Jones Prep plan for local kids detailed

Neighborhood students will take one special class, all others same as selective enrollment

09/12/2012 10:00 PM

By BEN MEYERSON
Editor

22 Comments - Add Your Comment

Two years after Chicago Public Schools officials signed off on plans for a new Jones College Prep in the South Loop, the school’s principal revealed details of one of the new building’s most notable features: a neighborhood component.

When Ald. Bob Fioretti (2nd) approved giving more than $100 million in local TIF cash from South Loop residents’ property taxes for the new school’s construction, he asked CPS to offer local residents something in return at the selective enrollment high school: spots for local kids.

CPS said they’d provide 300 neighborhood seats at Jones, but how exactly students would be integrated into Jones was a mystery up until recently.

On Tuesday night, as schools around the district were closed due to the Chicago Teachers Union’s strike, Jones’ local school council gathered in the otherwise-empty building’s cafeteria as Principal Joe Powers explained how the program will work.

Jones’ neighborhood seats will be a Career and Technical Education program, which allows for students to get into the school if they want to focus on one of two areas — pre-law or pre-engineering. It’ll be open first and foremost to students living within a neighborhood boundary, which hasn’t been drawn yet. The remaining seats will be open to students citywide.

Students in the local program will only take one class at a time that’s specific to pre-law or pre-engineering. The rest of the time, they’ll take the same classes as regular Jones students.

The result, Powers said, will be a group of students that’s well-integrated.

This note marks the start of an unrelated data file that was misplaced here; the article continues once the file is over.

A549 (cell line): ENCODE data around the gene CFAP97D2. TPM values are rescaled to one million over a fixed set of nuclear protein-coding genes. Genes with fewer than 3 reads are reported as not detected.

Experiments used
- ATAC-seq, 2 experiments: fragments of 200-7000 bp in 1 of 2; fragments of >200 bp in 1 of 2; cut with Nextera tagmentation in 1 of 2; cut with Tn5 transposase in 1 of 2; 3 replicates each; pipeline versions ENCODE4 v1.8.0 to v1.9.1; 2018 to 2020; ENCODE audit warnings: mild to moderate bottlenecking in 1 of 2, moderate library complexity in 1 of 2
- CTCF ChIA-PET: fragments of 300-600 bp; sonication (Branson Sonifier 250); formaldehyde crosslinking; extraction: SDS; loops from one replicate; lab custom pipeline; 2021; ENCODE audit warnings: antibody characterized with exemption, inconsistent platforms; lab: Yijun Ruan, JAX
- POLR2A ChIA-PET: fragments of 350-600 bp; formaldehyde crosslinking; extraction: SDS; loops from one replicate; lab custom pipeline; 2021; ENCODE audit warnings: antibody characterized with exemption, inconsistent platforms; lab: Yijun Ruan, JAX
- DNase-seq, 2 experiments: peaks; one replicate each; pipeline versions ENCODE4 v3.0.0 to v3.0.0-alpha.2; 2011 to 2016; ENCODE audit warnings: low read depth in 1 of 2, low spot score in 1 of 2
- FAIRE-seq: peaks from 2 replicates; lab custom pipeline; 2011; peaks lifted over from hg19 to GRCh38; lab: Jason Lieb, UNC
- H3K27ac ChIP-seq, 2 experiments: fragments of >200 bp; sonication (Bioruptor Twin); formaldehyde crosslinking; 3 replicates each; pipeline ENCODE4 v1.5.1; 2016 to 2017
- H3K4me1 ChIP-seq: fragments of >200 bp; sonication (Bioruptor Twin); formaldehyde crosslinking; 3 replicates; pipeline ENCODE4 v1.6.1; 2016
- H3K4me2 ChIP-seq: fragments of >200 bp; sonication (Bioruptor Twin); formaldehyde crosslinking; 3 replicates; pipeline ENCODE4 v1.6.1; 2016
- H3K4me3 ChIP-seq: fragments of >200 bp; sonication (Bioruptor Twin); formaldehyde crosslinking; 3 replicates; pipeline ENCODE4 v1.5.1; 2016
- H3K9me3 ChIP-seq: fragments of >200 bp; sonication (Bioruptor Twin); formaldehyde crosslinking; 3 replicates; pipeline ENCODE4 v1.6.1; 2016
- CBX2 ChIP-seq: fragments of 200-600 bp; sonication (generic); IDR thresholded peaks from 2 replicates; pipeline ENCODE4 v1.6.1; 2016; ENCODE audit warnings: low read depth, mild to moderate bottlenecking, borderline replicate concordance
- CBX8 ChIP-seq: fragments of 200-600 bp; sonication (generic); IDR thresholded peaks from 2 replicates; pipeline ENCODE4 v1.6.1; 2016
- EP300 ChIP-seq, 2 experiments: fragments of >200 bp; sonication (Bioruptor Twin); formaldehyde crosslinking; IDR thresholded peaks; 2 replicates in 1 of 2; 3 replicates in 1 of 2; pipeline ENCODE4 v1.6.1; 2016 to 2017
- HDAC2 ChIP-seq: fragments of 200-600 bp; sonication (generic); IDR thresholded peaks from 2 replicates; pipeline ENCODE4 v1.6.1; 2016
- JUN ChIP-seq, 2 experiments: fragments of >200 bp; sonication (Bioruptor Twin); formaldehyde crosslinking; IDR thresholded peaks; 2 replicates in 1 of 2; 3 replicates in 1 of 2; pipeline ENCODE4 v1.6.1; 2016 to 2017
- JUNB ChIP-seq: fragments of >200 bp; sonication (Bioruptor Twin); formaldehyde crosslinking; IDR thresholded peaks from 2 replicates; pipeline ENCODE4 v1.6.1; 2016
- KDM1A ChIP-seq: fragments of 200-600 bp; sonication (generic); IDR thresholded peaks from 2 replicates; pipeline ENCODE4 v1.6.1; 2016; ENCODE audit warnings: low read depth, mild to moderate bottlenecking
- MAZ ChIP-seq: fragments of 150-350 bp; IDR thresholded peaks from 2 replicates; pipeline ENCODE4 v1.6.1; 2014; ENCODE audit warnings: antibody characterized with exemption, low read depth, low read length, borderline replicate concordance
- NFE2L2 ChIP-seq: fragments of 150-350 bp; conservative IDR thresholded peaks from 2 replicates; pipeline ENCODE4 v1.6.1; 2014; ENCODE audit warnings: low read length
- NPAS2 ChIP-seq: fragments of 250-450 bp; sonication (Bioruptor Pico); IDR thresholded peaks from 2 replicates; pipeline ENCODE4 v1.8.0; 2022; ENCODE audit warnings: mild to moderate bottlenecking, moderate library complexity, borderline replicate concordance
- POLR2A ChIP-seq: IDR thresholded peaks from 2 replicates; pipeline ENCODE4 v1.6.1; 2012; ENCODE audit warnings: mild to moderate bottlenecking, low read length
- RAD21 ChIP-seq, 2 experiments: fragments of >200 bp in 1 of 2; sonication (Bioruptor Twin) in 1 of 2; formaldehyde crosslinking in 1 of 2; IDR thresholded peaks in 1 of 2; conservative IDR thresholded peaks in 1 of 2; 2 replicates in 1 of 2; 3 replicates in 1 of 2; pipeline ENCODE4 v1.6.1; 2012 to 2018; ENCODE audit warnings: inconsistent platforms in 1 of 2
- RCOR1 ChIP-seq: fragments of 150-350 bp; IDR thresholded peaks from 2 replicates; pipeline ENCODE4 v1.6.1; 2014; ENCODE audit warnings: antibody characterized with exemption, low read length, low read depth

“Once students are admitted, with the exception of their scheduling, there’ll be no distinction between the students,” he said.

That wasn’t always the plan for the new school, though. Initial plans called for all the neighborhood students to be warehoused on one of the new school’s seven floors, he said.

“Originally, when I was shown the first building plans for Jones College Prep, they had basically a separate floor for a neighborhood component that was going to be a school within a school,” said Powers. “And I said, ‘Where’s my contract, I’d be happy to hand it back to you right now,’ because I wouldn’t do it. I don’t believe in that kind of thing.”

“I’ve seen schools where they have an us-versus-them sort of situation in a school, and that’s not we want for Jones,” he added.

Local students will be able to get into Jones by applying for either the selective enrollment process that traditionally has been used to admit kids into the school, or through the separate Career and Technical Education application process, Powers said. He recommended anyone who wants to get into Jones fill out both applications.

If seats in the neighborhood program aren’t filled with local students, then Powers said they’d take kids from outside the neighborhood boundary. They’ll likely use that ability to grab students who just missed the test score cutoff for Jones’ selective enrollment program, taking more kids from the hundreds who miss the cut every year.